On Growth and Pain and Being Open

The thing about growth is that’s it’s fucking painful.

If you’re trying to grow and aren’t feeling some sort of ache or pain in the pit of your stomach (or wherever your internal hurt manifests), you’re probably not doing it right.

I haven’t been blogging a lot lately because I’ve been focusing on experiencing and processing my world and the changes happening in and around me. My mind has been overwhelmed with a lot of internal and external stimuli, and I haven’t really been interested in sharing my thoughts with the world. I’ve been journaling a lot to help with processing, but that writing is mostly incoherent and messy.

I’m finding that I really miss sharing my internal growth experiences with the blogosphere, though. As an introvert who (generally speaking) writes better than she speaks, and who has a tendency to get lost in her head, I love the conversations that I can spark up in the blogosphere. I also appreciate the way I can find commonalities in my thought processes with other bloggers. I all too easily forget that feelings are universal and that everyone has gone through tough times, and exchanging stories helps me remember that. I suppose that’s why I read fiction, too (as opposed to non-fiction). Through stories, we can find the universality of the human condition–and that is both awe-inspiring and comforting.

Anywho, I’ve been experiencing a lot of internal growth lately, but I also feel like I have very few outlets for expressing that growth.

When I look back on old blog posts, I used to be incredibly open about my feelings and experiences (perhaps too open at times). I think people admired that about my writing, but I didn’t think twice about it–to me, being open was natural. I’m the type of person that needs to write or talk through my feelings and experiences to fully understand them. As an INFJ personality type, my introverted intuition and extraverted feeling make me really good at understanding other people–but I often find myself so caught up in figuring out what makes other people tick, that I forget to pay attention to myself. It’s why two of the major realizations I’ve had in the past year came from conversations with other people. I realized I was unhappy in Thailand because a friend explicitly pointed that out to me. I realized I wanted to actually pursue teaching as a career in a conversation when a teaching opportunity was suggested to me.

So I write it out, I talk it out, and I usually learn something in the process.

The thing is, I’ve been actively refraining from doing these therapeutic excercise because I’ve found myself in situations in the past year where my openness wasn’t received well. In some of these situations, I would say that I jumped the gun in opening up to a person–mostly because I had been so self-absorbed that I failed to realize my relationship with the other person wasn’t at a level where they were comfortable with such forthright sharing. While these situations definitely allowed me to consider whether what I’m saying to others is mutually beneficial and worth  both of our while (in other words, major learning experiences), they have still left me feeling a bit cynical about the whole process of opening up. I’ve been wondering lately–why bother with these exercises when people don’t seem to care? This mentality has spread itself to the blogosphere, where I’ve remained pretty silent about my personal life in the last few months; in other words, I unconsciously translated a few negative interactions that I had with people into a “whole world” mentality. As in: “Because a few people didn’t receive my openness well in the last year and left me feel slighted, that obviously means the whole world is going to receive my openness the same way and continue to leave me feel slighted.”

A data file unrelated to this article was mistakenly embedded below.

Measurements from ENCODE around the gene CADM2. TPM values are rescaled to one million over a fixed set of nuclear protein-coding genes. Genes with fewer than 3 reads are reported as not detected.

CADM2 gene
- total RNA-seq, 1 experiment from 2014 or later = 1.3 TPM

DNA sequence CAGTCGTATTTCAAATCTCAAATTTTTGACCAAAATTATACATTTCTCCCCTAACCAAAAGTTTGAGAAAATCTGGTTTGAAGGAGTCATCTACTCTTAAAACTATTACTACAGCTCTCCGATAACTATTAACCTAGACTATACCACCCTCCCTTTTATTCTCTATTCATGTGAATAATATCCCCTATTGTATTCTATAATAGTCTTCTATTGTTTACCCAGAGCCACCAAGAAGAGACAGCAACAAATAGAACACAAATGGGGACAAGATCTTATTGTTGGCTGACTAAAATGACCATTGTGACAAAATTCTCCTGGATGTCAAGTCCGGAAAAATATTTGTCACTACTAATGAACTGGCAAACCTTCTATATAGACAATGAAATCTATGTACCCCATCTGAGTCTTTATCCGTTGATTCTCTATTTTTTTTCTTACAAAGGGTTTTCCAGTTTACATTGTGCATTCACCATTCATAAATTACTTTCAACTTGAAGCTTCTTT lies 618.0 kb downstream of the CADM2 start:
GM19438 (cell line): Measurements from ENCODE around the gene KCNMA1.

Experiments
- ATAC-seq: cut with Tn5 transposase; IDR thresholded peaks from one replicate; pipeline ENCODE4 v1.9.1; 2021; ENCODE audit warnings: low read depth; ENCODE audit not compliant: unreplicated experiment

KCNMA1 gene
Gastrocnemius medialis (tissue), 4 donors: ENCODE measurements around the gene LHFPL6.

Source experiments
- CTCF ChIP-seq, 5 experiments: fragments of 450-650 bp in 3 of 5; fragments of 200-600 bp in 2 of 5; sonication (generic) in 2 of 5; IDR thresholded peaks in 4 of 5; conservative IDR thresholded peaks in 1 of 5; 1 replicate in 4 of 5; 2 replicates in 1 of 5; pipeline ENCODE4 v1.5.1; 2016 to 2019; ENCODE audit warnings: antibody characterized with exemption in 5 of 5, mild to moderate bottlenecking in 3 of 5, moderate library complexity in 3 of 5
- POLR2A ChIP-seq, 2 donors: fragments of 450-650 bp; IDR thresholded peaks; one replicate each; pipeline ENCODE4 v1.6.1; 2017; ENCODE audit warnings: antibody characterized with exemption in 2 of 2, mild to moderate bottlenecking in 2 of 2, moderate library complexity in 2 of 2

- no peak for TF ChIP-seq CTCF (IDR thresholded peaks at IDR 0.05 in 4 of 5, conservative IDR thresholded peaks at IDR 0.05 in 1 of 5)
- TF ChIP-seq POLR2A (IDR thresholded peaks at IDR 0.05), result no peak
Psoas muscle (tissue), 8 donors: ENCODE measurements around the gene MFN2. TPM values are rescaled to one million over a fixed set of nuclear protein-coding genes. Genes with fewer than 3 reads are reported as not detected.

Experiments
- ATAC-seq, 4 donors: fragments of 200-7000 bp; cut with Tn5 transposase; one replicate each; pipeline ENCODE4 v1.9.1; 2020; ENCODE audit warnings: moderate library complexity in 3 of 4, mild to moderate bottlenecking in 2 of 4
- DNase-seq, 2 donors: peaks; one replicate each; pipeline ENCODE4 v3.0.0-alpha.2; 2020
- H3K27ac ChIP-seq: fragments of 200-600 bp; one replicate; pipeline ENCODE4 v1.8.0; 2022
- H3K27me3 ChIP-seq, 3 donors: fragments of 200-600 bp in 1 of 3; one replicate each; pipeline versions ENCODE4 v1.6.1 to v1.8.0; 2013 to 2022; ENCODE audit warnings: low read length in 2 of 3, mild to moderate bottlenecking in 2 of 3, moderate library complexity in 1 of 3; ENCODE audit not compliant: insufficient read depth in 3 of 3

Of course, that’s not true, and such a mentality is a bit self-absorbed in its own right. That said, the human psyche is a powerful thing, and we all too often develop negative mentalities without thinking. There are nearly eight billion people in this world, and there are surely people out Continue reading “On Growth and Pain and Being Open”

Comic Relief

IT IS SNOWING FEATHERS!

White, airy, whimsical, some a bit lackadaisical–all feathers, slowly making their way to the ground.

Our high maintenance, high ego president was riding in Air Force Once when he decided he absolutely could not stand the goose feather pillows on board. Instead of doing the rational thing by swallowing his pride and sucking it up, in a fit of anger, he ordered the pillows to be destroyed and dumped out over Washington City–right above my house!

Now POTUS has no pillows, and my neighborhood is covered in a white dusting of feathers!

(In true POTUS fashion, there was a corresponding Tweet five seconds later.)

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I’m sharing this from a book of writing prompts that I utilize on occassion. The prompt that warranted this response reads, “You look outside: Ah, it’s snowing! But look closer. Those are not snowflakes falling from the sky! What is snowing at your house?”

This ridiculous scenario doesn’t seem quite too far fetched these days…do you agree?

Don’t Delete

I’ve thought many times over about creating a new blog and letting this one go.

In 2.5 years that I’ve written at this site, I’ve grown a lot. If you ever go back into this blog’s archives, you’ll find that my voice has been consistently changing. My writing has improved significantly since I started this blog, and my voice has grown with me.